If you don’t think you have enough time in your work day to exercise, think again.  It has been shown that employees who use work time for exercise can maintain or increase work productivity.[1]  This study showed employees who are physically active for 2.5hours a week were more satisfied with their quality and quantity of work and took less sick leave than those not involved in exercise.  Exercise fuels your brain and you’ll return to the office energized, focused and more productive overall. Employees who are more physically active also demonstrated that job burnout was less likely to develop into depression.[2]

It is with this in mind that the SMEAEP (Stress Management Exercise Association Endorsed Programme) was developed.  Under this initiative, health and wellbeing programmes provided by exercise professionals (ie, Mybod – YAH!!) that meet certain criteria can offer these programmes to businesses for a fee that is Fringe Benefit Tax exempt from the IRD.

This is a huge incentive for businesses to provide something that demonstrates how much they value their employees as well as offering a number of other benefits such as:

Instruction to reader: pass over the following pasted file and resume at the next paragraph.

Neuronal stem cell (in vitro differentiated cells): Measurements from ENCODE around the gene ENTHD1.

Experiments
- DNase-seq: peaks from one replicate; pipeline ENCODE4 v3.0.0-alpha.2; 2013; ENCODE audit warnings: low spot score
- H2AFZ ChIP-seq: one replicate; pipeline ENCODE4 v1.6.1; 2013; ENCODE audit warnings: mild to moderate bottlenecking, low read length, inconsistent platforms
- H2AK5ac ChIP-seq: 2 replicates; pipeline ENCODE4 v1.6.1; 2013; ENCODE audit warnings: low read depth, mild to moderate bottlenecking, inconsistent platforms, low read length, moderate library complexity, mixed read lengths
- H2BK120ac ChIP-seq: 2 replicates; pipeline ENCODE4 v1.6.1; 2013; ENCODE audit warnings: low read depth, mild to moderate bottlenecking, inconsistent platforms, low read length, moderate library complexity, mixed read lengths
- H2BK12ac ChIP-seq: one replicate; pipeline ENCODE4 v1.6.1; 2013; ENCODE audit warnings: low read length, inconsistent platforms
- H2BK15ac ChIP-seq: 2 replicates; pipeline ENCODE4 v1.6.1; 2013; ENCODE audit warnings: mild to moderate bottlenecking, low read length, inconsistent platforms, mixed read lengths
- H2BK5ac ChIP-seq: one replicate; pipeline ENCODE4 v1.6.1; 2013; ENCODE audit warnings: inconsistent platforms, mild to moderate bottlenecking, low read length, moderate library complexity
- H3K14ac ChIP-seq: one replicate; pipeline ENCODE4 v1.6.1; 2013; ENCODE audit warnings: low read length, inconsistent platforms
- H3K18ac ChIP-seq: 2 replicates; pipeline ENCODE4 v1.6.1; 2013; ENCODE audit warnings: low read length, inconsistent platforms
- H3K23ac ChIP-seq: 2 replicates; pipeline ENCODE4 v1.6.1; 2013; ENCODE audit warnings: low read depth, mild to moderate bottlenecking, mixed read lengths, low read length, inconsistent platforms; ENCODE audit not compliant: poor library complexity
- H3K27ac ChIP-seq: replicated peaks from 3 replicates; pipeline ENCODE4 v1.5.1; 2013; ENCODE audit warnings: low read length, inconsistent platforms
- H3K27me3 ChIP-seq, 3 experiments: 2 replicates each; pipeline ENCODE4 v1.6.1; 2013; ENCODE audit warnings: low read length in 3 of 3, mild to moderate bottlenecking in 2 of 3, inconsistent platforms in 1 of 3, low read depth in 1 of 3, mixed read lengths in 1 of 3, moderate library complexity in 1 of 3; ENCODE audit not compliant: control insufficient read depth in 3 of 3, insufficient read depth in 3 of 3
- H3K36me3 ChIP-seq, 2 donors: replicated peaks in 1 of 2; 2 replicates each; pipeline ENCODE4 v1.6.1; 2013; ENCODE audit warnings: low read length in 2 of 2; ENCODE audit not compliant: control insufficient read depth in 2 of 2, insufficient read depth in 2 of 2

• Boosting team morale and workplace culture;
  • Reducing workplace stress and making staff better able to manage stress;
  • Reducing the number of sick days taken by staff – Exercise NZ estimates up to 40% of sick days are due to work related mental stress;
  • Raising the self-confidence, positivity and happiness of staff;
  • Increasing work productivity – as shown above!

If your workplace wants to implement a workplace programme, talk to me about what could work for you at rae@mybod.co.nz! We can put something together for a specific timeframe or audience, aim for an event, provide education or seminars or just do something fun and active to make everyone feel better.

[1] Employee Self-rated Productivity and Objective Organizational Production Levels: Effects of Worksite Health Interventions Involving Reduced Work Hours and Physical Exercise von Thiele Schwarz, Ulrica PhD; Hasson, Henna PhD;Journal of Occupational & Environmental Medicine:August 2011 – Volume 53 – Issue 8, 838–844

[2] Job burnout and depression: Unraveling their temporal relationship and considering the role of physical activity Toker, Sharon; Biron, Michal Journal of Applied Psychology: May 2012 – Volume 97(3), 699-710